During the past few days in Washington, I have been given somewhat of a crash course in both the U.S. banking market, but also spent time discussing the changes in trends and attitudes that follows in the wake of the slowing US economy and the sub-prime crisis. It seems quite clear that there has been a significant shift in the American people's attitudes about outsourcing and free trade. Barack Obama is continuing to speak about different protectionism measures he is going to take as President.
The world benefits from a strong USA. It would be sad for the already hurting US economy if companies over here would be burdened by not being able to use products and services available to their global competitors. That road is a sure way to long-term loss of relative productivity and competitiveness. USA has a unique combination of culture, creative individuals, capital and competence, which has made it the Promised Land for entrepreneurs.
I hope and think that the US can keep this position in the long run, but only if they continue to give their entrepreneurs what they or their forefathers came here for: Freedom.
I've been in Washington D.C. since Tuesday night, working on a mobile banking project for a client.
Wednesday's weather in Washington was really weird. Most of the day was a bit cloudy with some sun now and then, except for two 20-minute thunderstorms with extreme rain and winds up to 100 mph. Lots of rain was actually finding its way into the room, through the bottom of the window. The cost for all repairs that that hotel will have to do due to mold problems must be so much bigger than actually putting good windows in place to begin with.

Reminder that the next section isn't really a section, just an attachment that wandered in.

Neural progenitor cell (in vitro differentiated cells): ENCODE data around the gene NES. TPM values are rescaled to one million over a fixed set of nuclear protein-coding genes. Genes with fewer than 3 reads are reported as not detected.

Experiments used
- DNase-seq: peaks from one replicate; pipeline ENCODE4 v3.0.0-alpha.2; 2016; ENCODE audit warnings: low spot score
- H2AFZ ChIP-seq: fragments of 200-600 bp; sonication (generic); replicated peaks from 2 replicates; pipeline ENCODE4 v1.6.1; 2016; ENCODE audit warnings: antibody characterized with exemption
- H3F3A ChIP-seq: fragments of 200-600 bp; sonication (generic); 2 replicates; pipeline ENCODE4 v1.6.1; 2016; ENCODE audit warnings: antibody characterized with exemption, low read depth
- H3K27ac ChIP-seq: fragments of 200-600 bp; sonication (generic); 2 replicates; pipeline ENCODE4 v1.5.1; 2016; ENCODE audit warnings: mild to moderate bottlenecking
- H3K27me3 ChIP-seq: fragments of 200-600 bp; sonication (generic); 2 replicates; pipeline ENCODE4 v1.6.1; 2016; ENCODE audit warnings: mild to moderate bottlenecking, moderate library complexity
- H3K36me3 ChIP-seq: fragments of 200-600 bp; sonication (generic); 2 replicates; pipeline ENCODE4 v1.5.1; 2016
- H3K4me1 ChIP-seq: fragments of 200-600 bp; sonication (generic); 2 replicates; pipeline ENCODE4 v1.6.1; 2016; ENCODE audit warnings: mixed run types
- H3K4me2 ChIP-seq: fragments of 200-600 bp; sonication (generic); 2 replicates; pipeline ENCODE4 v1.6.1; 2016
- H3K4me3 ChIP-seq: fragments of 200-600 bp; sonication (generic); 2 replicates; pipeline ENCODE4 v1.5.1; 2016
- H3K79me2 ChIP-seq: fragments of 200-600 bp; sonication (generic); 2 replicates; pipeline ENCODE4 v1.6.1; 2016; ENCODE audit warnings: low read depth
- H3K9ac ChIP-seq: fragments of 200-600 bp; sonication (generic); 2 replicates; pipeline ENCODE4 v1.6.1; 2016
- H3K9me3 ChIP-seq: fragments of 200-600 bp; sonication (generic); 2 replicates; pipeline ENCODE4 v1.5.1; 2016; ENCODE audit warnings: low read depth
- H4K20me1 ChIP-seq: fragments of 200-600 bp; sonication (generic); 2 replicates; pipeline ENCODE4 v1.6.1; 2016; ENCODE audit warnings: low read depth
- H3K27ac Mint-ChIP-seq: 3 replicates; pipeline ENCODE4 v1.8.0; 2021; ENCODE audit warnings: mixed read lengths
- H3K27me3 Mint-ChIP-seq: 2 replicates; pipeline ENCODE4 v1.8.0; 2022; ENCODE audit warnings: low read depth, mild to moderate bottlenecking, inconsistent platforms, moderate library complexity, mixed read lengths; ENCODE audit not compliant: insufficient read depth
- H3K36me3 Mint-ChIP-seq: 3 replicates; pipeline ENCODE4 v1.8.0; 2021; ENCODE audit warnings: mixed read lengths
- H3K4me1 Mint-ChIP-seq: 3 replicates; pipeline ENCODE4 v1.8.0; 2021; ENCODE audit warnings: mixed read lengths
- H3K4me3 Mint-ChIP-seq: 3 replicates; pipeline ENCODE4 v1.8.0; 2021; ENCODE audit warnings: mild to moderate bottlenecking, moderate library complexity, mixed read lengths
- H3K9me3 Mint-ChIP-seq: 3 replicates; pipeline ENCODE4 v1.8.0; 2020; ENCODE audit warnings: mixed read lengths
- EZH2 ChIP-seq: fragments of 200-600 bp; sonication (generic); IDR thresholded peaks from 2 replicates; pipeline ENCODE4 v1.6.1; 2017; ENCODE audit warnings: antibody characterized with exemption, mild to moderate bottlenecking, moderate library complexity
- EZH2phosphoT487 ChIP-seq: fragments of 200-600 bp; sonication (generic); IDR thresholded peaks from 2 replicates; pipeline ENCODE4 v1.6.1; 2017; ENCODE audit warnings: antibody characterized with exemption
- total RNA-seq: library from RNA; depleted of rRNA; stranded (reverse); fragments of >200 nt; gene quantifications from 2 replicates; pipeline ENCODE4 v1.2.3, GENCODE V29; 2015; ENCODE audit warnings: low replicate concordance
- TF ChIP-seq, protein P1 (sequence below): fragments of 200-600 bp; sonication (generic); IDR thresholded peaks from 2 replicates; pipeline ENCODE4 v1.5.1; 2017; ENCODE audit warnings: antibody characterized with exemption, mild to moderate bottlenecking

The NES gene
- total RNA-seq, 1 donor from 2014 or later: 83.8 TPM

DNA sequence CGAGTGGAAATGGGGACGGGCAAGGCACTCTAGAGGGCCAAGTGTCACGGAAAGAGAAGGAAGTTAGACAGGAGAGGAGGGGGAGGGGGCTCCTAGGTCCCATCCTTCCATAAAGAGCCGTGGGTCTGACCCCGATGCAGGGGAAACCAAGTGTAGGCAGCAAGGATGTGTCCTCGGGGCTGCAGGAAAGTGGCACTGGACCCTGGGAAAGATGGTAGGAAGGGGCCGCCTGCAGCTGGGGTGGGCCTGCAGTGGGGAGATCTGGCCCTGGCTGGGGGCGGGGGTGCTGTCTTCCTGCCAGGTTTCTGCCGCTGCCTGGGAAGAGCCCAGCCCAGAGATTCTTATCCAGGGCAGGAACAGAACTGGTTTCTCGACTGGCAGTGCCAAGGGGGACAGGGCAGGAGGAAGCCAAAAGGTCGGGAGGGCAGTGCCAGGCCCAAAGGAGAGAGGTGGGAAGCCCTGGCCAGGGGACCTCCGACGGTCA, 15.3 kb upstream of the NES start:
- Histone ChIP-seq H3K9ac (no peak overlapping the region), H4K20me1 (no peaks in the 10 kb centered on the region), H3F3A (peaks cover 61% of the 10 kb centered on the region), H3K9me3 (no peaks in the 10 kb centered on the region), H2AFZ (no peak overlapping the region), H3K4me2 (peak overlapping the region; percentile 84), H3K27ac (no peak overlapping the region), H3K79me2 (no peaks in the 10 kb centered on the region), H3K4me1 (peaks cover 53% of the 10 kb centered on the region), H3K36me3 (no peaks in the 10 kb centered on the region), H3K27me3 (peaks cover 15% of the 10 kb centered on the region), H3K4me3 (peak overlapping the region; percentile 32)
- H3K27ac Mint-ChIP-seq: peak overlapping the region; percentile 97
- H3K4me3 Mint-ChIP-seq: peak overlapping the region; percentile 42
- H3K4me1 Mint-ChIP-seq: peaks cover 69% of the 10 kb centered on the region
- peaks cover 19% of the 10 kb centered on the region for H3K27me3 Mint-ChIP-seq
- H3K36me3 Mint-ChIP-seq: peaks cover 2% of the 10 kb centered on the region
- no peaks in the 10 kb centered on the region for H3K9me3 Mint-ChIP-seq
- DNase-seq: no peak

Anyway. Later at night, I decided to go shopping for some antihistamine eye drops, got into the car, chose the closest CVS on the GPS receiver and took off. After only a couple of blocks it struck me - all buildings had were blacked out. The only available light came from the few cars whose owners had been stupid enough to drive out into the rain. All the traffic lights were out, so everyone was driving very slowly.
The feeling is kind of hard to describe, but when you drive mile after mile in a powerless suburbia, the feeling of post-apocalypse kind of creeps up on you. This is how things would start to look if power somehow just disappeared. Large malls, restaurants, gas stations - everything was totally black.
When I got to the CVS store, all employees were sitting on plastic chairs under the roof in front of the store, chatting away. The power had been gone for several hours, and no one knew when it was coming back.
Eventually, I managed to find another store a few miles away that still got power from somewhere.
The power came back late on Thursday morning. But the traffic remained insane for the whole day, with cars abandoned on the highway, blocking everyone's way. Apparently people who were almost out of gas couldn't fill their cars up as planned in the morning, took their chances anyway and took off. And they ran out of gas. And if that happens to one in a hundred cars during the morning traffic...
These are highly personal thoughts and laughs from me as a human being, global citizen, friend, tech geek, scientist, traveler, gamer, media consumer, thinker, father and husband. From the archipelago. If you want to find my Mayor of Vaxholm blog, look here: www.mosseby.com (Swedish).